Newspaper article The Canadian Press

MPs Debate Climate Change after UN Report Warns of Dire Consequences

Newspaper article The Canadian Press

MPs Debate Climate Change after UN Report Warns of Dire Consequences

Article excerpt

MPs hold emergency debate on climate change

--

OTTAWA - MPs spent their first day back in Parliament after Thanksgiving break debating the perils of climate change.

The emergency debate was granted by House of Commons Speaker Geoffrey Regan just a week after the United Nations climate change arm dropped an explosive warning.

It bluntly said the world is on the precipice of major disasters if governments don't step up with a firmer plan to stop spewing so many greenhouse gases into the atmosphere.

The world has already warmed up about 1 degree C compared to the mid-19th century and is experiencing the effects of that, including more violent storms, more frequent flooding, longer droughts and more forest fires.

Each 0.5 C degree of warming raises those risks significantly, with entire ecosystems possibly being eradicated, parts of the planet becoming too hot to sustain life and island nations getting drowned out entirely by rising sea levels.

The report says the world needs to aim to hold the warming to no more than 1.5 degrees C but that marker will be upon us by 2040 if drastic, global action isn't taken.

Canada would need to cut its annual emissions almost in half from current levels within 12 years to meet that goal but currently aims to cut them by a little more than 25 per cent by 2030.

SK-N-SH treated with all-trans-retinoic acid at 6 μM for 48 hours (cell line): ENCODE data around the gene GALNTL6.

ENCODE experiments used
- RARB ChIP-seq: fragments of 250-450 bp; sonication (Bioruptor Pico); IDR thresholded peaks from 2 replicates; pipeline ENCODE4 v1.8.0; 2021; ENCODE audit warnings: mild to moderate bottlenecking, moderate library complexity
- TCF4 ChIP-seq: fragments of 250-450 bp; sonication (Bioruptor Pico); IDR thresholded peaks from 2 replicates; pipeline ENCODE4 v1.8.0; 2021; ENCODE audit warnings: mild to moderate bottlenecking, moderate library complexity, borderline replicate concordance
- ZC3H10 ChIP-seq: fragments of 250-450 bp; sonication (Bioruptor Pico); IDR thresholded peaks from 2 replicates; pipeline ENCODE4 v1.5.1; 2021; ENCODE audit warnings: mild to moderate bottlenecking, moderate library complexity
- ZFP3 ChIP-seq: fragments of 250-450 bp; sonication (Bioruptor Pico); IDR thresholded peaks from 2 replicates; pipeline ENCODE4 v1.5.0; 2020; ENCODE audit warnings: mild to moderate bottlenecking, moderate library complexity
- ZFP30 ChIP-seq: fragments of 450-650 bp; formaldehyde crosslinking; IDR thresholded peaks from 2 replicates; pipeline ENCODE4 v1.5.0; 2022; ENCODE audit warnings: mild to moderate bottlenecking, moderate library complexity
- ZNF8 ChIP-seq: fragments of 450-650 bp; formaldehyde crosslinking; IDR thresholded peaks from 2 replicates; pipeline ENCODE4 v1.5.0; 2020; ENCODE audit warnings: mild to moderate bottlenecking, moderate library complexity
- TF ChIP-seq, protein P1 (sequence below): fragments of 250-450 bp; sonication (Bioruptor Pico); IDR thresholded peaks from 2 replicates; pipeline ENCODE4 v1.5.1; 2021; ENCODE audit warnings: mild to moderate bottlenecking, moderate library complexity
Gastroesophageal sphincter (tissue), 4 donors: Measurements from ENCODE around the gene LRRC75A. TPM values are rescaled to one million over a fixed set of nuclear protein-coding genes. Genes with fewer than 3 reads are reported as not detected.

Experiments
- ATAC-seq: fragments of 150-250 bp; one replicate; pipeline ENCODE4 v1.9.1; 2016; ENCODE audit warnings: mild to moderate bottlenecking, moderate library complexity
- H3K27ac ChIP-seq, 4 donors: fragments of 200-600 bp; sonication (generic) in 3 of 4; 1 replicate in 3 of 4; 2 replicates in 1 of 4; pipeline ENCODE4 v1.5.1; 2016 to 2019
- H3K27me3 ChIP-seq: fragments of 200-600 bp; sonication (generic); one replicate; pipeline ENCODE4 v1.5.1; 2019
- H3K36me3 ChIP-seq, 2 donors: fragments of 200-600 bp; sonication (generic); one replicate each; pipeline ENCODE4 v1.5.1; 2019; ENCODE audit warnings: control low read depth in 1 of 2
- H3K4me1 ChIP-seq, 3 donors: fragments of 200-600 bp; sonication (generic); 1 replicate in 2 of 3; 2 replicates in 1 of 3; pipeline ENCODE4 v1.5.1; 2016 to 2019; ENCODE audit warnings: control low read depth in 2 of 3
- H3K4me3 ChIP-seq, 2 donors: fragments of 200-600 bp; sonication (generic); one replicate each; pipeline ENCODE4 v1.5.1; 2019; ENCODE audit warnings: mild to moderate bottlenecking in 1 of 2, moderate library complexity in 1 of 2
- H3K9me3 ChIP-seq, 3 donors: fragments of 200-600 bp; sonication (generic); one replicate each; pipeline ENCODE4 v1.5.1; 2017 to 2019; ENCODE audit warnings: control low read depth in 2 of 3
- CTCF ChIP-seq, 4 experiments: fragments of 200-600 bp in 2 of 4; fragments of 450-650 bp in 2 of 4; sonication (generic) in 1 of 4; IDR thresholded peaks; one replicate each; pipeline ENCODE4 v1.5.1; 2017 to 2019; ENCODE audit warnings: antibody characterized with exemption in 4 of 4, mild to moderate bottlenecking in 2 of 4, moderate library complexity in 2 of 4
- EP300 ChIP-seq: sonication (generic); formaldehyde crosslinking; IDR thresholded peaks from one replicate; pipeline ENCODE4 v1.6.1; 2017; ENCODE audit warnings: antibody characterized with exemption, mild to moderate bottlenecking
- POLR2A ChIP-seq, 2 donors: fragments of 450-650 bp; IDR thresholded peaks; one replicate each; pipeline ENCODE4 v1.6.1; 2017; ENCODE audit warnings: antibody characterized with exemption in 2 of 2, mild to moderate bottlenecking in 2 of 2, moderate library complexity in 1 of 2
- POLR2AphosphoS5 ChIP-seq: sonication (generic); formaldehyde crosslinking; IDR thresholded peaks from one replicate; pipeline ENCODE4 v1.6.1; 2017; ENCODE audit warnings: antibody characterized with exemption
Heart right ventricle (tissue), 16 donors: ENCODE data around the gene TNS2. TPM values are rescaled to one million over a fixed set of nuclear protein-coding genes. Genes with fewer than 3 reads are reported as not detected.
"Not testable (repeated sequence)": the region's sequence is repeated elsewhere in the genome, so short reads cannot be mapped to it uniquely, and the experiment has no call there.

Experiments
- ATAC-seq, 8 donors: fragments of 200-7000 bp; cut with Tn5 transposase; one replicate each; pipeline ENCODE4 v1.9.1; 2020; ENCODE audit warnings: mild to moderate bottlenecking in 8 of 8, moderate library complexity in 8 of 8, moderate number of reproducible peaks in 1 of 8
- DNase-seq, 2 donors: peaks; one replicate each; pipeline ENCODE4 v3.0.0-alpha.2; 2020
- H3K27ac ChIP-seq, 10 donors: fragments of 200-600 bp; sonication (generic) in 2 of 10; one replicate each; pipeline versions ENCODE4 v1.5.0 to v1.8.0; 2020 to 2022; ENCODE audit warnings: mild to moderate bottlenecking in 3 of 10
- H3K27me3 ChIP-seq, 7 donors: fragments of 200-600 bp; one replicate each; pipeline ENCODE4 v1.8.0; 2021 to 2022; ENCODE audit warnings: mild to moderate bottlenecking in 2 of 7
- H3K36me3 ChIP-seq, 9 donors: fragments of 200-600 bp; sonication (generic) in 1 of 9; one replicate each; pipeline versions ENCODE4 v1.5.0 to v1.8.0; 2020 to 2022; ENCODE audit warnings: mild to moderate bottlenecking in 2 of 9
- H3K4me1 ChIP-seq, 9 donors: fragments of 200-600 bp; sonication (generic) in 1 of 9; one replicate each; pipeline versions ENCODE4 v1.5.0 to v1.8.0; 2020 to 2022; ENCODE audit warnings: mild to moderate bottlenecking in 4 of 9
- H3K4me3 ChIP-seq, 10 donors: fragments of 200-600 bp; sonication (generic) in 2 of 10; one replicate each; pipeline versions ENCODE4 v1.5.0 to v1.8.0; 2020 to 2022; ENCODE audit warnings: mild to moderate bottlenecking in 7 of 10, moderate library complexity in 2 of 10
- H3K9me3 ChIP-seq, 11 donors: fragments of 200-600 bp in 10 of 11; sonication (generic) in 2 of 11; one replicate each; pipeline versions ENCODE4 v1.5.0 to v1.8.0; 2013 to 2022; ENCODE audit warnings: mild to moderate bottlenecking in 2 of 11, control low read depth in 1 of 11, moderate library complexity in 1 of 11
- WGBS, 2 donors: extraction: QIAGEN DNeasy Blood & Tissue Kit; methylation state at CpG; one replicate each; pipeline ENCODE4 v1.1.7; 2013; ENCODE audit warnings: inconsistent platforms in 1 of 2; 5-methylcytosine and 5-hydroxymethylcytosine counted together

And the current climate plans -- with carbon pricing, energy efficiencies, renewable power sources and technological innovations -- don't even get Canada to the existing goal.

Environment Minister Catherine McKenna said last week her plan is to implement the existing climate framework and reach the current targets before looking at more ambitious measures.

"We are the first generation to feel the impacts of climate change and we're the last generation to be able to act," she said during the emergency debate Monday.

"If you have a child who is 10 years old today, we're talking about catastrophic impacts in 30 years, when they're 40 years, if we don't take action. …

Search by... Author
Show... All Results Primary Sources Peer-reviewed

Oops!

An unknown error has occurred. Please click the button below to reload the page. If the problem persists, please try again in a little while.